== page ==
Trick SQL Server to use the best Execution Plan

What is the two most important words that one should look for in SQL Server Execution plan?  Scan ! Seek!

SCAN a big table is a disaster. The rescue is: try your best to let SQL  Server SEEK a big table.

(William Wolf taught me this many many years ago at a SQL Saturday meeting. This knowledge is so powerful and it makes one of my query work so good that I want to share with you.)

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Look at me! I made the fire!

In the movie Cast Away, the character (by Tom Hanks) danced and jumped around a bonfire on beach and shouted many times: “look at me! I made the fire!”, even though he knew that nobody could look at him at that isolated, far away island. He simply could not stop celebrating his exciting achievement. That is exactly same feeling on a late Friday afternoon, after I figure out how to solve two of my problems at same time. Those two problems are: first. let SSRS pass a parameter to a query in DB2, and second, that parameter could be one or several account_ID.

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Scheduling SQL Job with SSRS

Imagine this: you are  at an technical interview of a SQL developer position. The interviewer asks: tell me someway to schedule an SQL server job without using SQL Server agent. If I am at this kind of situation, I will be surprised by the question.  I probably will miss the question and only focus on find out the reason not to use SQL Server Agent.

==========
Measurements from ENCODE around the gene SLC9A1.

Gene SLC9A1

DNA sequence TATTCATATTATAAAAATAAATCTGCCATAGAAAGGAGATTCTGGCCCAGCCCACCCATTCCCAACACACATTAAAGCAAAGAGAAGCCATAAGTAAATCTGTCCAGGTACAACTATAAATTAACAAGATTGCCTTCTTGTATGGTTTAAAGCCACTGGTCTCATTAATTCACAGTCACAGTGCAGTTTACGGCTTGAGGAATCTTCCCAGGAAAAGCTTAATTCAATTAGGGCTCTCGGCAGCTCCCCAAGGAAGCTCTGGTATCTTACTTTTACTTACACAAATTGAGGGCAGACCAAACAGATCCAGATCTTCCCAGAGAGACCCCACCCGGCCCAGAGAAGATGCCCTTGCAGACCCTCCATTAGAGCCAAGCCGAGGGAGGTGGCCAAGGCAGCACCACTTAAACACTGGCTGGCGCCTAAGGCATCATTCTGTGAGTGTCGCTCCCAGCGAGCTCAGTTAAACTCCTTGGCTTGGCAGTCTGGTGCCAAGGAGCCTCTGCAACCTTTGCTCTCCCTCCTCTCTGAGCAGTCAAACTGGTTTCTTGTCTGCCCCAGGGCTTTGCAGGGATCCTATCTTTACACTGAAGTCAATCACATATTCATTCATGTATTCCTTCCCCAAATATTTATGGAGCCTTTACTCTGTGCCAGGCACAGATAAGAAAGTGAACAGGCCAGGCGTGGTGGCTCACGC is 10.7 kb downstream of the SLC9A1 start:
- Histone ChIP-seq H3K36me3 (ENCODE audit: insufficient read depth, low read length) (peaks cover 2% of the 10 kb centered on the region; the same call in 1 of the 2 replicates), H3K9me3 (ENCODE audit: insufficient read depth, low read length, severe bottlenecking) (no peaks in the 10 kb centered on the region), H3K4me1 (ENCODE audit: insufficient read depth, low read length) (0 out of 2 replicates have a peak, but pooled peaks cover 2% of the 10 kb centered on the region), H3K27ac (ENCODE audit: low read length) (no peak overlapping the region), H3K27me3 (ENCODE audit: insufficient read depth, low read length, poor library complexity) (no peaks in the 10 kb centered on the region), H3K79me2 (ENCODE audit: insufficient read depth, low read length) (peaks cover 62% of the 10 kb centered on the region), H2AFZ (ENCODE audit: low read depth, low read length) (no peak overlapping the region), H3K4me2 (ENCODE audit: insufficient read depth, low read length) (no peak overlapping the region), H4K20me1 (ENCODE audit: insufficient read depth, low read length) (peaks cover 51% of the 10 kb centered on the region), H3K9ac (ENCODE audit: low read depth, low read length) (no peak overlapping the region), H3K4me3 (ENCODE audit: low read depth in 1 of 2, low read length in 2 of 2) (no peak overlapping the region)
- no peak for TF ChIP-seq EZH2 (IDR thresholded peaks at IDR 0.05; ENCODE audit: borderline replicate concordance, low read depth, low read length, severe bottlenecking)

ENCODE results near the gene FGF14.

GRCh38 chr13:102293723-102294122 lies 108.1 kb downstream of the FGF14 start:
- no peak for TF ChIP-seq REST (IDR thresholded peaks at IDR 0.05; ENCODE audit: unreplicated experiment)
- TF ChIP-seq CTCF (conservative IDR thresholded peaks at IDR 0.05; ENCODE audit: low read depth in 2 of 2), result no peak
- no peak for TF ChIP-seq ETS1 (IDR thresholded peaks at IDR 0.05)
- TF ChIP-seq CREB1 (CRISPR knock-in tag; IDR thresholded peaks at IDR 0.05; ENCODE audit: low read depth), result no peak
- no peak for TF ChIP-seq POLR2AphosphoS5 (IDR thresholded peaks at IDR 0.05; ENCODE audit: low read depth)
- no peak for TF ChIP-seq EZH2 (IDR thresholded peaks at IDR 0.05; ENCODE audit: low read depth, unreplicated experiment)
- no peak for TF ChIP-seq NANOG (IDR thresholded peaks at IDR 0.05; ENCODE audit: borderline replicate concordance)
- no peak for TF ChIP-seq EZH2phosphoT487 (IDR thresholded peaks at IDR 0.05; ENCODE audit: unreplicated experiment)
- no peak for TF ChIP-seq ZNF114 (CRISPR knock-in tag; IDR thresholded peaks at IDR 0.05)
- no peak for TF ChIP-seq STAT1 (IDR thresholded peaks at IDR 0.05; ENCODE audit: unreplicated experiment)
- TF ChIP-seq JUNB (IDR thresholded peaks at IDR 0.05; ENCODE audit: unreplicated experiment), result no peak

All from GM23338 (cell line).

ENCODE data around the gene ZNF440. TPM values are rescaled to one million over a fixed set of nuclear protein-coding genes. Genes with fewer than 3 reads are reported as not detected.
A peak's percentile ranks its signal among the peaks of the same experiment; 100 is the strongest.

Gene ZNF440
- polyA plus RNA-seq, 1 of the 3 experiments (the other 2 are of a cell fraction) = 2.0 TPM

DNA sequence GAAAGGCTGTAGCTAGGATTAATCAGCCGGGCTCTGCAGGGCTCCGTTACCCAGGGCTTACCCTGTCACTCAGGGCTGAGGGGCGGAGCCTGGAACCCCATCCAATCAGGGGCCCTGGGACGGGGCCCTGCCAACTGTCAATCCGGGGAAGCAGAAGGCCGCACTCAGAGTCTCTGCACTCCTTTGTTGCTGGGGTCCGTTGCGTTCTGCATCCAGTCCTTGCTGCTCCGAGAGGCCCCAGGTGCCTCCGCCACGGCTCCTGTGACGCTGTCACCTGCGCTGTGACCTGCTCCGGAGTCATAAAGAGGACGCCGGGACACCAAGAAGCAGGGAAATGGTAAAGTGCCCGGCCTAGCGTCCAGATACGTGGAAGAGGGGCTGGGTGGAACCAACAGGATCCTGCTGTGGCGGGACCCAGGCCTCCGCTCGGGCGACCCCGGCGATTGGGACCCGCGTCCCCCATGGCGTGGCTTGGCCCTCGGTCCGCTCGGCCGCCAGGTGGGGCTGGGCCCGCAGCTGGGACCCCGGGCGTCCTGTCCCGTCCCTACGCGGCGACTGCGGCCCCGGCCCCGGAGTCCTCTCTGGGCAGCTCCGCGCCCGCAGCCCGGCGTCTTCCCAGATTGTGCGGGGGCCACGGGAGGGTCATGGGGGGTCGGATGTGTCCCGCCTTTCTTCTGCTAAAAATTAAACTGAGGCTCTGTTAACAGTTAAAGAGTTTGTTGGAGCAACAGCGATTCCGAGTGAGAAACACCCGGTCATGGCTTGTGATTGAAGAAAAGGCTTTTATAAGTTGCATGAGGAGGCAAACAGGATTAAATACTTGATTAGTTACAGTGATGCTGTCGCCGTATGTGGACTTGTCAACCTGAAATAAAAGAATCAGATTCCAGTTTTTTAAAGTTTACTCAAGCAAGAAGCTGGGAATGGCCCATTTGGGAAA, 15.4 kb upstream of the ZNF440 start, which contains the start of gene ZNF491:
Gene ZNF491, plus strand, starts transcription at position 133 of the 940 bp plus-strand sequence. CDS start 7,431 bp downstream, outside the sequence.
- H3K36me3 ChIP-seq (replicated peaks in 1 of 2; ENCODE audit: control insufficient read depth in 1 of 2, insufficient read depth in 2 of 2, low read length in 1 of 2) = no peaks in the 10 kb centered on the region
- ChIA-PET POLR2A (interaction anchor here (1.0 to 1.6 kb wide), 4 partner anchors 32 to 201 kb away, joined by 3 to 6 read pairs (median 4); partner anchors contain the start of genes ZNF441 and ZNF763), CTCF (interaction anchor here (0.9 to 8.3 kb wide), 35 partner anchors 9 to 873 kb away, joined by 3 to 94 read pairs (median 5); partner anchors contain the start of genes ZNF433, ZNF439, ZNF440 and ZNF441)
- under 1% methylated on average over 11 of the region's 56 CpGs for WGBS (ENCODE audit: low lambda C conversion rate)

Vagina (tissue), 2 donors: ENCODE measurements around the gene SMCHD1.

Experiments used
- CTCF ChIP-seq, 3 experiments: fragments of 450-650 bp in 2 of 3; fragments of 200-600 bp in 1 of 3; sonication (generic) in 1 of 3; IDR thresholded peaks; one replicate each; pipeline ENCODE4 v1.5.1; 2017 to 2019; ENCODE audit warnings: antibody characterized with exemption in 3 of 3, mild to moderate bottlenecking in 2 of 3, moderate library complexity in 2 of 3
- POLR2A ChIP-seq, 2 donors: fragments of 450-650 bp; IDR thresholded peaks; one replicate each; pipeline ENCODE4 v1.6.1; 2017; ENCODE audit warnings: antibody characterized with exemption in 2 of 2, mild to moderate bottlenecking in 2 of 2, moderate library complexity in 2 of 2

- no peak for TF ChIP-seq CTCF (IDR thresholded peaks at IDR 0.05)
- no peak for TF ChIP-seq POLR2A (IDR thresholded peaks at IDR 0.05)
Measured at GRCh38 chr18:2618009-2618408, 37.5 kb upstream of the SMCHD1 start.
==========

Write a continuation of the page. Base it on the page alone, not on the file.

The fun thing is: I am going to share our unconventional ways to schedule SQL jobs (so that you won’t be surprised when you are asked about it)

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Dynamic! Dynamic!

Dynamic is one of my favorite search words. It is the opposite of “static”. A lot of time, SQL statements requires static input, such as column name and table name in SELECT.  However, Dynamic SQL gives a way to overcome this requirement.  This post I will share with you other two usages of ‘dynamic’.

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Brain Twister in SQL

My kids and I love tongue twisters. We say tongue twister loudly in the car and they giggle and laugh loudly. I love to hear them giggle and laugh.

As I  work full time as a SQL developer, I write and read SQL code much more often than when I was a SQL blogger. When I  see SQL some code, I think: this is good. But, can you find a better way? Furthermore, what is the best way? These questions tickle my brain and when I find some answer, my brain giggles and laughs. I love that feeling.

Today, I want to share two SQL brain twisters (that comes from my work) with you. Continue reading “Brain Twister in SQL”

SSAS Udemy Course

As part of my effort to explore AI, I need to deeper my knowledge of multi-dimensional data model, I take this Udemy course: SQL Server Analysis Services – SSAS, Data Mining and Analytics. 

It is a pretty good course, with a lot of good examples of MDX query. As a person with SQL background, I feel that for a machine (or AI), MDX is easier to write than SQL because how to join tables are skipped in MDX. I guess, Power BI Q&A translate natural language questions to MDX, not SQL. I will find out that later.

Come back to the course, I recommend it to anyone who is interested in learning SSAS.